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You're all just pissin' in the wind

Discussion in 'BBS Hangout: Debate & Discussion' started by basso, Jun 24, 2013.

  1. basso

    basso Member
    Supporting Member

    May 20, 2002
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    you don't know it, but you are.

    [rquoter]Obama in the doldrums
    By: John F. Harris and Jake Sherman and Elizabeth Titus
    June 24, 2013 08:59 PM EDT

    Not yet six months into his second term, Barack Obama’s presidency is in a dead zone.

    A combination of familiar Washington intransigence and a more recent run of bad news and political setbacks have left him with less influence over his circumstances — and more buffeted by factors beyond his control — than at any time in his five years in office.

    But in a damning appraisal, a wide variety of congressional Democrats and presidential scholars said in interviews that there is another decisive factor behind Obama’s current paralysis: his own failure to use the traditional tools of the presidency to exert his will.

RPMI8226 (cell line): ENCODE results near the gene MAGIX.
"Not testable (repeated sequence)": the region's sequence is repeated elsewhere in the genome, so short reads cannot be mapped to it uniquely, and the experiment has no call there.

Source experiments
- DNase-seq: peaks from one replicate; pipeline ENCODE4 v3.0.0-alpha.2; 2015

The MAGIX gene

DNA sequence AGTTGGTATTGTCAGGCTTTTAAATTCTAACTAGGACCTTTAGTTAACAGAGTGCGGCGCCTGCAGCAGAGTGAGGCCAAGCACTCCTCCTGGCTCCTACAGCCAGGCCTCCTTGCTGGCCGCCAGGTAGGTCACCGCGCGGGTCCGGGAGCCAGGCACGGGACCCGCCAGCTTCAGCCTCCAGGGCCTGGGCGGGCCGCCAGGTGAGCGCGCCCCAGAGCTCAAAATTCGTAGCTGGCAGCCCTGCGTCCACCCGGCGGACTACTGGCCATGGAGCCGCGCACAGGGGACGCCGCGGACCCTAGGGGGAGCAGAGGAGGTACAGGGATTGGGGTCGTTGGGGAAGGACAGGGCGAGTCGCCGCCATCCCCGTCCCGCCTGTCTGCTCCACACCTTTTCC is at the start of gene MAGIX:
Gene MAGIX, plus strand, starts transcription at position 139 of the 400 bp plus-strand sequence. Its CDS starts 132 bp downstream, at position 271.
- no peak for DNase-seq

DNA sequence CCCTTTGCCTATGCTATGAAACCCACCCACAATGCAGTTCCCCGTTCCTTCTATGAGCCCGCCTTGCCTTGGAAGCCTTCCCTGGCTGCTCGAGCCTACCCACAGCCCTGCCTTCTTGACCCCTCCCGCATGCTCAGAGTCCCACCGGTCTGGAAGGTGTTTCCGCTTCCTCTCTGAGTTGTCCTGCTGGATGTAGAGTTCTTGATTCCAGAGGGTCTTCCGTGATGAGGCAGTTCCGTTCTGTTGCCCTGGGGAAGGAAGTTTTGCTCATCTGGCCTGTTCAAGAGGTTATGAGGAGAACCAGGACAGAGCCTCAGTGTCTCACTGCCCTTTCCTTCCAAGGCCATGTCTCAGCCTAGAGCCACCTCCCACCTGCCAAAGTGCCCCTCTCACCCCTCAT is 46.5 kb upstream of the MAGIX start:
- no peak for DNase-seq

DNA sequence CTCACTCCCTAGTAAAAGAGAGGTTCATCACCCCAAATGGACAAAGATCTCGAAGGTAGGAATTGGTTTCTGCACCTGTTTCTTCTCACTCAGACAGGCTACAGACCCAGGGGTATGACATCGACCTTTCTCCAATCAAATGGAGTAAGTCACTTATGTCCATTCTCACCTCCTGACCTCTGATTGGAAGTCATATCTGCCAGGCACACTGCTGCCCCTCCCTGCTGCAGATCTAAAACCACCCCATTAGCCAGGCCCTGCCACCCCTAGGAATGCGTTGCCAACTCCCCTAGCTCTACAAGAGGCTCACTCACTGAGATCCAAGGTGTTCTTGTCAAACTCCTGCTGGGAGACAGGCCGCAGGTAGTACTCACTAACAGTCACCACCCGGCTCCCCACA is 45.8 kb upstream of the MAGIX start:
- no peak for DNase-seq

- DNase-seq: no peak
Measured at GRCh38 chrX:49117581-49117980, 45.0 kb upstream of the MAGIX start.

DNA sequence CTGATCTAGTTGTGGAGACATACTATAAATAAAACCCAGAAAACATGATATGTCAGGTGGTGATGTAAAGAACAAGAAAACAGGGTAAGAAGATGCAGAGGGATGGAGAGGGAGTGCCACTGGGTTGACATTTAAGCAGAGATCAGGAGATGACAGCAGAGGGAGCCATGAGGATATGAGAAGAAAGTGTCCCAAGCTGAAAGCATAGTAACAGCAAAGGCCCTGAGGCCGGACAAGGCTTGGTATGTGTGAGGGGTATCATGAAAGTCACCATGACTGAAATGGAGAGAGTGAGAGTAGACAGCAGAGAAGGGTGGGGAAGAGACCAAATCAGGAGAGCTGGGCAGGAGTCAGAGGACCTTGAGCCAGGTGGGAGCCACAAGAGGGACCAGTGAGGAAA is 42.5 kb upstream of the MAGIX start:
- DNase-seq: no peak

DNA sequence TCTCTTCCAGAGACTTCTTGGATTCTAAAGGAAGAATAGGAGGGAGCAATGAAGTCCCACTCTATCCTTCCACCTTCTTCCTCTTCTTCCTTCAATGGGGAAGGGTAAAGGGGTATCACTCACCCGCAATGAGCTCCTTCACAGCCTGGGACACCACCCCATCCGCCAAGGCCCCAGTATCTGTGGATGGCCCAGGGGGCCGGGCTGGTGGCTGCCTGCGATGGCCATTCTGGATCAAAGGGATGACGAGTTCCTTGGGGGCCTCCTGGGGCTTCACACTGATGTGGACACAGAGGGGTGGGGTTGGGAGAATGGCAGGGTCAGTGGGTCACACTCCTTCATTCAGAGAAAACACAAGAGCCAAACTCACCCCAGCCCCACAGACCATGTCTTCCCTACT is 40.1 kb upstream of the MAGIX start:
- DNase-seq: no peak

Obama does not instill fear — one of the customary instruments of presidential power. Five years of experience, say lawmakers of both parties, have demonstrated that there is not a huge political or personal cost to be paid for crossing the president.

    (PHOTOS: The two sides of Obama)

    Obama cannot count on friendship. There are plenty of politicians who would love the political and psychic benefits of favored status from the president. But Obama’s distant style and his insular West Wing operation have left congressional Democrats resigned, many said in interviews, to the reality that they will never be insiders and, therefore, have no special incentives to stay on Obama’s good side.

    Obama is not buoyed by the power of ideas. When President Ronald Reagan hit a similar second-term dead zone, during the Iran-Contra scandal in 1986, he was still regarded by conservatives as the godfather of a historic movement. Obama, while retaining wide support among progressives, remains known for a personal brand rather than an ideological one — a status that has not helped much when he is looking for friends in a storm, such as the recent uproars over alleged politicization at the Internal Revenue Service and National Security Agency surveillance.

    Finally, Obama is standing in a presidential pulpit that recently has proved to be the opposite of bully. So far in 2013, he has tried to harness public opinion to bring Congress to heel on both the budget sequestration and gun control debates. In both cases, Republicans — and in key instances, moderate Democrats — shrugged it off with apparent impunity.